Before I even got Harmony ready to go sailing, I noticed a dragonfly that chose a nearby reed as its perch. It was a difficult shot, but here's one of the two best.

The sail across was pleasant. I kept my eye on the northeast, as there was a prediction of a cold front and thunder storms. The peak of the summer vacation time is here. I almost didn't get a slip on Fire Island. However, I found one next to a large trawler that fully blocked my view of the bay. The afternoon was hot, but there was a nice southwest breeze off the ocean. I stayed in Harmony's cockpit, strumming my guitar and watched the goings on in the marina. In the late afternoon, the baby mallards starting looking for their moms. I got a shot of one that was dodging immense boats as it peeped for its mom.

I must comment on this photo. One of the first rules that professionals give to amateurs is to get in close. I had a few shots where I did this, but they weren't good enough to post. This one violates the rule. However, I wanted to get the point across of how dimunitive this little mallard was in the expanse of the harbor. I wouldn't have been able to achieve that effect if I got in close.

Here's another example. This yellow warbler was perched in a stand of pine trees that had perished a couple of years ago, the victims of parasites. I wanted to show the bright warbler in contrast to the expanse of dead trees. Okay, that's true to a point. However, I couldn't get any closer. I would have had to wade into tick-invested beach grass to get closer. And then I'm sure he would have fled before I could get the shot.

As the sunset neared, I took advantage of one of the two "magic hours" for the day's lighting. A walk on the beach and back to the dock for the final sunset resulted in these shots:

A bumblebee near the fire department building.

A portrait of a juvenile ring-billed gull that let me get surprisingly close for the shot. I guess he hasn't experienced kids chasing him yet.

A kite dancing on the dwindling wind.

Another kind of air vehicle flying into the sunset.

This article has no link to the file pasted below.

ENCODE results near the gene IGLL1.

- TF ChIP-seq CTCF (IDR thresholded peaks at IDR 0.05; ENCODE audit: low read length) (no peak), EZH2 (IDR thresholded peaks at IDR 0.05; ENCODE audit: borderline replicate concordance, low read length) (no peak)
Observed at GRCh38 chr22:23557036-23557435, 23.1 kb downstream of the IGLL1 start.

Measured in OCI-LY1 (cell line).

A gentleman who told me that his relatives were impressed, but he wasn't sure that he'd caught anything of value.

I hope the reader is not intimidated by my extensive knowledge of flora and my use of the proper scientific nomencature, but here is a yellow flower growing on the edge of the boardwalk . (It might be a black-eyed Susan, but I'm not certain.)

As I walked back to the marina, I was taken by the song of a bird. I finally spotted it and got a long shot. Here's a crop of it. My guide identifies it as a rufous-sided towhee, which is the first that I have seen. I always get a little thrill upon seeing a new species. Obviously I am not an avid birder or I would have seen one of these long ago.

I got back in time to get two shots of a sunset that ended too soon as a bank of clouds obscured it.

And a close up:

Then it was on to the Fire Island Casino for a turkey panini and a couple of glasses of wine. It was a quiet evening with the Mets losing and three attractive young women who compelled me to long for younger days and fictions about which to reminisce. Then back to Harmony. It was a hot night, made more so by the arrival of another large boat on my other side. This one was captained by Dave, with an immense beam - the boat, not Dave. The predicted storms did not arise. Some time toward morning, the wind shifted to the north and it began to cool down.
A north wind when leaving Davis Park is not welcome. In the morning, I was forced to motor to windward until I could turn west. I always feel like something of a failure when I have to use my motor. However, I couldn't tack in the narrow channel. When I got to the Watch Hill entry buoys, I raised my sails and set a westerly course. The wind wasn't too strong, so it was a pleasant sail.

Here are some shots of motor boats.



I saw some sailboats, but they were motoring, either with or without sails. I didn't take any pictures of them. I'm afraid that I'm a bit judgmental here. The way I look at it, if there is wind, then sailboats should be sailing. If you don't want to sail, then get a real motor boat. Okay, off the soap box.
I hope the next two shots illustrate what I mean. To me, there's nothing prettier than a sailboat in harmony between wind and sea. A sailboat travels on the lifeblood of the Earth propelled by her breath.

Both shots are of Shoot'n the Breeze, hailing from West Babylon and heading east.

And my favorite of the set:

Just before I reached Browns River, I saw a tractor on the water. It's not a common site. That's Tony's Barge bringing it over to Fire Island to do some work.

The last photo of the day is a shot from the river side of the Land's End catering establishment. One of the former managers works out in my gym. I once told him that I enjoy sailing up the river when the wind is fair, hoping to provide a moment for a newlywed couple or their families and friends. His comment was, "And we thank you for that."